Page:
Just a couple of days ago I bought a nice Nova Scotia item, Three Premiers of Nova Scotia, which then lead to the topic of this week’s musing. There are innumerable histories of the Province of Nova Scotia written over the centuries. I truly enjoyed Nova Scotia: Shaped by the Sea – a Living History written by Lesley Choyce in 1996. Choyce teaches English at Dalhousie University, but he is best known for the 90+ books he has written and as an avid surfer in his home location of Lawrencetown.
The purpose of this musing is to introduce alternate routes to learning about the history of Nova Scotia other than by reading histories of "the Province".
Many of these volumes have been published over the centuries as well, including the book
mentioned above. "Three Premiers of Nova Scotia: The Hon. J.W. Johnstone; The Hon. Joseph Howe; The Hon. Charles Tupper" by Edward Manning Saunders; William Briggs publisher, Toronto, 1909. This is a three-for-one deal! What you get with a biography, aside from the personal side of things, is an insight into that person’s occupation, during a set period and place. So, it might be politics, business, academia, religion, etc.
These are an intimate look at the families who have created the culture of Nova Scotia. The good histories are full of stories, to go along with the listings of 8 children, and who they married and so on. These volumes are intimate looks not only at the family but also on the areas in which they lived. The featured book for this section is The Smiths of Cape Breton by Perley W. Smith written in 1967. That is what is printed on the cover of the book and the half-title. But the title page reads "History of Port Hood and Port Hood Island with the Genealogy of the Smith Family 1610 – 1967". What is interesting is that each of these family histories is written in very different formats depending on the author. Just this week we picked up "Gabriel Purdy – his ancestors and descendants: born Westchester, N.Y., 1754 died Westchester, Nova Scotia, Cumberland County, 1841. A co-incidence in placenames? I think not. And how many towns and villages in this Province have a name that is family name followed by "ville"!
Speaking of municipalities, I would think that every city and town in Nova Scotia has at least one written history to its credit. And many villages as well. Some are modest, such as the one we have on Sheet Harbour, some are extravagant, and some are almost elegant such as our example Chester – a Pictorial History of a Nova Scotia Village written by four residents and published by Pagurian Press, Toronto in 1983. But there is more to the story when you read the verso to the title page. It reveals that the copyright is held by The Chester Chamber of Commerce which is common for such histories. And not so common is the statement "a Christopher Ondaatje publication". Obviously one of Chester’s famous inhabitants had a hand in the creation of the book. This is the second copy of the book we have had. In July, we sold our copy of Yarmouth Past and Present that was published by the town’s newspaper family in 1902. It is the only book I have seen that had linen backed fold-out pictures.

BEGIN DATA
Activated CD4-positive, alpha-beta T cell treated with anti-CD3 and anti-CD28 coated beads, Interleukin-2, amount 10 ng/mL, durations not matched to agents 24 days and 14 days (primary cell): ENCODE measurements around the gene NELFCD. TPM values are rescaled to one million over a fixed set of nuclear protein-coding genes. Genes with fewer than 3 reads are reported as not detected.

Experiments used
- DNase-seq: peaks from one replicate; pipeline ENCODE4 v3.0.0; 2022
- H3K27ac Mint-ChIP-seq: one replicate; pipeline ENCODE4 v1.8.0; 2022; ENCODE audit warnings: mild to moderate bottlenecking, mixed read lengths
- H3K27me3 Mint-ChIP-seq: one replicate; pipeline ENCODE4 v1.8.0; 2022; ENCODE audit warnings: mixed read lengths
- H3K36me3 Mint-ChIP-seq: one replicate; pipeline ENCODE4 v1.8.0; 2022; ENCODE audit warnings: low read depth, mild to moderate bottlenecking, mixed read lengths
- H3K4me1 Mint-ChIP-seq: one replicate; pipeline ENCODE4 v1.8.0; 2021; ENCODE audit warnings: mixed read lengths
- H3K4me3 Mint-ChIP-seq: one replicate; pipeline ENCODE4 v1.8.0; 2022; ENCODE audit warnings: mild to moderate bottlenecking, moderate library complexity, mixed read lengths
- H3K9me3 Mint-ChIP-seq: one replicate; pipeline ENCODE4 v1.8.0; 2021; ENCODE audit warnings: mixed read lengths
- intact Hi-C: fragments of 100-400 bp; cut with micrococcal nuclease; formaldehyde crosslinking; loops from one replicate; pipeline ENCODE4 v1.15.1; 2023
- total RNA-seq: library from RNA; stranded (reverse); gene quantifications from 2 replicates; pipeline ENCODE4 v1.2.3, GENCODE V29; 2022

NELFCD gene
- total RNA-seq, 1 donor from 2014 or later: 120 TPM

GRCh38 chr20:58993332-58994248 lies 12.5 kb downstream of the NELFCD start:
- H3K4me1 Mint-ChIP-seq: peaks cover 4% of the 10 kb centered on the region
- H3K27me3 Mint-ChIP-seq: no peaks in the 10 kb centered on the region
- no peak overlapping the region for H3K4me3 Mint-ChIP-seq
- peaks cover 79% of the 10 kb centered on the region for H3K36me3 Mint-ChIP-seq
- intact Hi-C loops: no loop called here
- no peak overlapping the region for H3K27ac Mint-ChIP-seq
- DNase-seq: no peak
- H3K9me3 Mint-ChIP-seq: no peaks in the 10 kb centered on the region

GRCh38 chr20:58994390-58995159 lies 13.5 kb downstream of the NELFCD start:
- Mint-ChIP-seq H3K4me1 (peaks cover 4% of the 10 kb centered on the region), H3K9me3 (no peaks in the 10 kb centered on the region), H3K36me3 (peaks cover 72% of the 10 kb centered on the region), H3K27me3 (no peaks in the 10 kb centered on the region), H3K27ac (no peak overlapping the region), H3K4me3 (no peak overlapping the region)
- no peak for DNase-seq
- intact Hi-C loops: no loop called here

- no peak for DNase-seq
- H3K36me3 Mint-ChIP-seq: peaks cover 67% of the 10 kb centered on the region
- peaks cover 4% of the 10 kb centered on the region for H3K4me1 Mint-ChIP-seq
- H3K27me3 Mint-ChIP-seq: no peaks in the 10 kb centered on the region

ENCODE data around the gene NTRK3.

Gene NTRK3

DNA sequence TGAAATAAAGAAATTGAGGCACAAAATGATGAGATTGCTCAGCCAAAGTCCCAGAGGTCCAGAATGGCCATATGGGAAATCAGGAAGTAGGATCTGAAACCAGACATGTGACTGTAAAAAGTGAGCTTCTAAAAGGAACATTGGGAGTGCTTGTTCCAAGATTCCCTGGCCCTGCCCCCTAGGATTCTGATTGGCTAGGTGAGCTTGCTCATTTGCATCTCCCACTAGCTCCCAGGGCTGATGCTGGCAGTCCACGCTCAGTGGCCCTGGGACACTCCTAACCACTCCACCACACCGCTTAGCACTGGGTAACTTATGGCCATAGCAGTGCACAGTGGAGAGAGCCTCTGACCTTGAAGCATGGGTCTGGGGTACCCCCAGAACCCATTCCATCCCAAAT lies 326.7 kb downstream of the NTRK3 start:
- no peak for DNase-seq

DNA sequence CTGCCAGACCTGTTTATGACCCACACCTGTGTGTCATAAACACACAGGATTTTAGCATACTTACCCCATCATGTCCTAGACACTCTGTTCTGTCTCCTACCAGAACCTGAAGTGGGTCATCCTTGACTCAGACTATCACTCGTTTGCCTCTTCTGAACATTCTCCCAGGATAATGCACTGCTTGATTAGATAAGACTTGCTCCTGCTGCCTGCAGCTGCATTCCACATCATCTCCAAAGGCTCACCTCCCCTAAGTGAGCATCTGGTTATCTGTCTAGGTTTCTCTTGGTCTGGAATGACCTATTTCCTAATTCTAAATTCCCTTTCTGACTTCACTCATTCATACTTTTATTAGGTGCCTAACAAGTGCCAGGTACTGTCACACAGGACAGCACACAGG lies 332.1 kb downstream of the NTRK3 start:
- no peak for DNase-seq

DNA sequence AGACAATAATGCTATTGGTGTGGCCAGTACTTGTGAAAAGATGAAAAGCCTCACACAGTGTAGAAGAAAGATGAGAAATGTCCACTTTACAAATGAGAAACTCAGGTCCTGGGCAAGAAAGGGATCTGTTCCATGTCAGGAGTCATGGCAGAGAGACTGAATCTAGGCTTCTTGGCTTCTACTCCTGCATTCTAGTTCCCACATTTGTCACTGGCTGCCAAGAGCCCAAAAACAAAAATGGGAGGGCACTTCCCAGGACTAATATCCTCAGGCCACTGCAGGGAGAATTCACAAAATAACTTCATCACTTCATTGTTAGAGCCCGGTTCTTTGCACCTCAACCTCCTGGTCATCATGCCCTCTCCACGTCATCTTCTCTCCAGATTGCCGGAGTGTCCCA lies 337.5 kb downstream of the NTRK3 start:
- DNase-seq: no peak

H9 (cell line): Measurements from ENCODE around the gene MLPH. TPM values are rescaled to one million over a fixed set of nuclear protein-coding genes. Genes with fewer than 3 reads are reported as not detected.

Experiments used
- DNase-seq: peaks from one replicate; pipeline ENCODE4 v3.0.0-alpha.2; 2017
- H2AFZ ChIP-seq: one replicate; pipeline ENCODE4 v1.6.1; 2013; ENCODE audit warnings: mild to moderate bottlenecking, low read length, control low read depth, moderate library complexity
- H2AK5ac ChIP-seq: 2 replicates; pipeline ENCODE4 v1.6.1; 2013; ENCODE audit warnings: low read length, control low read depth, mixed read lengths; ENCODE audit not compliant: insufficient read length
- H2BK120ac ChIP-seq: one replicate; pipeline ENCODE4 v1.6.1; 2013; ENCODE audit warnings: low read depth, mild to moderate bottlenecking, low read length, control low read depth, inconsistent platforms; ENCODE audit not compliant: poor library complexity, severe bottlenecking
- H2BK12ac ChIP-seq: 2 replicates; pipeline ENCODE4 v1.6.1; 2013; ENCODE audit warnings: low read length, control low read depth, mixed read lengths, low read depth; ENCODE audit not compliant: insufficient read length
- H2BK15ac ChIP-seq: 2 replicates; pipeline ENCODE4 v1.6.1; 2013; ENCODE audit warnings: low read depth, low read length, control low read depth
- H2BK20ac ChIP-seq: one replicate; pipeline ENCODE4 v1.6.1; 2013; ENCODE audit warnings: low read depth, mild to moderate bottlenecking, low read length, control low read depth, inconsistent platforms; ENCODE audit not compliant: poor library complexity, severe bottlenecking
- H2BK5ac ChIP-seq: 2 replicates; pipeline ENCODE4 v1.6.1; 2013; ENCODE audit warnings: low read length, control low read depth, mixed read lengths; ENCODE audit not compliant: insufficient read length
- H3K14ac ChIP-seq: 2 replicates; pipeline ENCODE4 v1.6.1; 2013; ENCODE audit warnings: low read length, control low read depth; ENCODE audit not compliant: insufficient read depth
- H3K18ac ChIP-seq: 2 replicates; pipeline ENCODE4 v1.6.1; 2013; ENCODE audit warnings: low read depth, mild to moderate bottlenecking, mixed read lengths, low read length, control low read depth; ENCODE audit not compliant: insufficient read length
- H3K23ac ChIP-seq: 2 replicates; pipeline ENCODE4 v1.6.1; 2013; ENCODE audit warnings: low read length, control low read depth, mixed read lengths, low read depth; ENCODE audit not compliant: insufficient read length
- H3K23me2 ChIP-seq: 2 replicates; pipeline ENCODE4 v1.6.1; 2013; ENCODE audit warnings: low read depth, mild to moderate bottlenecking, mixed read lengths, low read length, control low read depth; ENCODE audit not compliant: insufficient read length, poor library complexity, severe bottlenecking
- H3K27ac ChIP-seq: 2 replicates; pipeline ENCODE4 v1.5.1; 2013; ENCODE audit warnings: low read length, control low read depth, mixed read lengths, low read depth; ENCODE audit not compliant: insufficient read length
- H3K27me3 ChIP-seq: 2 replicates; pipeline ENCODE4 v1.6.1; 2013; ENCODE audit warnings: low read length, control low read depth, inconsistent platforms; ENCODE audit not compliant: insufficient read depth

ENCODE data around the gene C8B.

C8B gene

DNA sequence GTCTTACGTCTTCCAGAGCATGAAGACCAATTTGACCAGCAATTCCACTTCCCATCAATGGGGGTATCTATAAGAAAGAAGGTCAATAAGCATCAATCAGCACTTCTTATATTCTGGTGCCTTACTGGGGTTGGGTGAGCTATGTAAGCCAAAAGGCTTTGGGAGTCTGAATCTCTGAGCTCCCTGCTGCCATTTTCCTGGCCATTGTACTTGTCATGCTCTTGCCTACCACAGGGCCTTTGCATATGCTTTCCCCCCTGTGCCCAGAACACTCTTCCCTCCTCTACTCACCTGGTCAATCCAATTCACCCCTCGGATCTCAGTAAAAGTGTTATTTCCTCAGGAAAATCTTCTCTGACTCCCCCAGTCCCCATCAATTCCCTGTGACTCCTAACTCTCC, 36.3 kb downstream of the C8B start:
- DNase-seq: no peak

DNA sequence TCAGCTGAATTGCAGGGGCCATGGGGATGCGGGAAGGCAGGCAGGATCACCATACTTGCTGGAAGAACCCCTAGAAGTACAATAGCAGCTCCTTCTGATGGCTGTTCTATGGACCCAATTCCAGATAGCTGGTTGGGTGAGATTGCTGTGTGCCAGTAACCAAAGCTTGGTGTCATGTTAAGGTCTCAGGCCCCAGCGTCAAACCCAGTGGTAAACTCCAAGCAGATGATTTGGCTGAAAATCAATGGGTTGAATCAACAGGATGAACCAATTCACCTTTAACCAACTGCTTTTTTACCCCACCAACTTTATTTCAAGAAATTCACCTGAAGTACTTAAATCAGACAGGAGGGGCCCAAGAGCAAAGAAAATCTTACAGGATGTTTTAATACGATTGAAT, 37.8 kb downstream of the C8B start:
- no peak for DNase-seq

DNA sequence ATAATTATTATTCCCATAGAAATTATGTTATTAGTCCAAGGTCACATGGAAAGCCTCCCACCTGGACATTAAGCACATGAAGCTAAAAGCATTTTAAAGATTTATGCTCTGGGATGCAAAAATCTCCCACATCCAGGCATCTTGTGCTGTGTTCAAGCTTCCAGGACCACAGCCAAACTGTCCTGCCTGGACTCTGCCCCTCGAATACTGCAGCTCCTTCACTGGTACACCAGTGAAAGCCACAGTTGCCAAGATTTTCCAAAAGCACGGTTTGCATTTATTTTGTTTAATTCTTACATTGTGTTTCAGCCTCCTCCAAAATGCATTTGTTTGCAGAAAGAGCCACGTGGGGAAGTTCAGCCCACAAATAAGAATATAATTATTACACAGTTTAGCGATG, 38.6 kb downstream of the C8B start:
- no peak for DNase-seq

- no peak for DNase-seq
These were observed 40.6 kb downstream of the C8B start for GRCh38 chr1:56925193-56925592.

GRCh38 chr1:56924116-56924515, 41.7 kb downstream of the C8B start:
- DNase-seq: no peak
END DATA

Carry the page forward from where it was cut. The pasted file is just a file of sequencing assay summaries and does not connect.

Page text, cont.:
I think every county in the Province has had its history in print. We have several and we have chosen "The History of King's County Nova Scotia – giving a sketch of the French and their expulsion; and a history of the New England Planters who came in their stead, with many genealogies 1604 – 1910, by Arthur Wentworth Hamilton Eaton, The Salem Press Company, Salem, Mass, 1910". That is a full title page! The author was descended from New England Planters on his father’s side and American loyalists on his mother’s. In his early twenties he emigrated to the "Boston States," where he would spend most of his career as a gentleman scholar writing about the experience of pre-loyalist and loyalist settlers in Nova Scotia. Most of the county histories were written in the first quarter of the twentieth century and have been reprinted. The King’s County history is 898 pages, which is one of the longest. But if you add up the total page count of all the county histories, you will exceed the page count of any single history of the Province.
Original documents – the ultimate source of facts. And in Nova Scotia, these treasures are to be found primarily in the Nova Scotia Archives, on University Avenue, Halifax. That is a treasure house. And sometimes they publish works on their holdings such as our sample volume "Selections from the Public Documents of the Province of Nova Scotia, Halifax, N.S., Charles Annand, Publisher, 1869." The majority of its 755 pages is dedicated to the Acadian French followed by a section called "War in North America, 1754 – 1761". No wonder the publishers acknowledge the translation prowess of Benj. Curren on the title page.
If you really want to know the details of our history here in Nova Scotia, there are substantial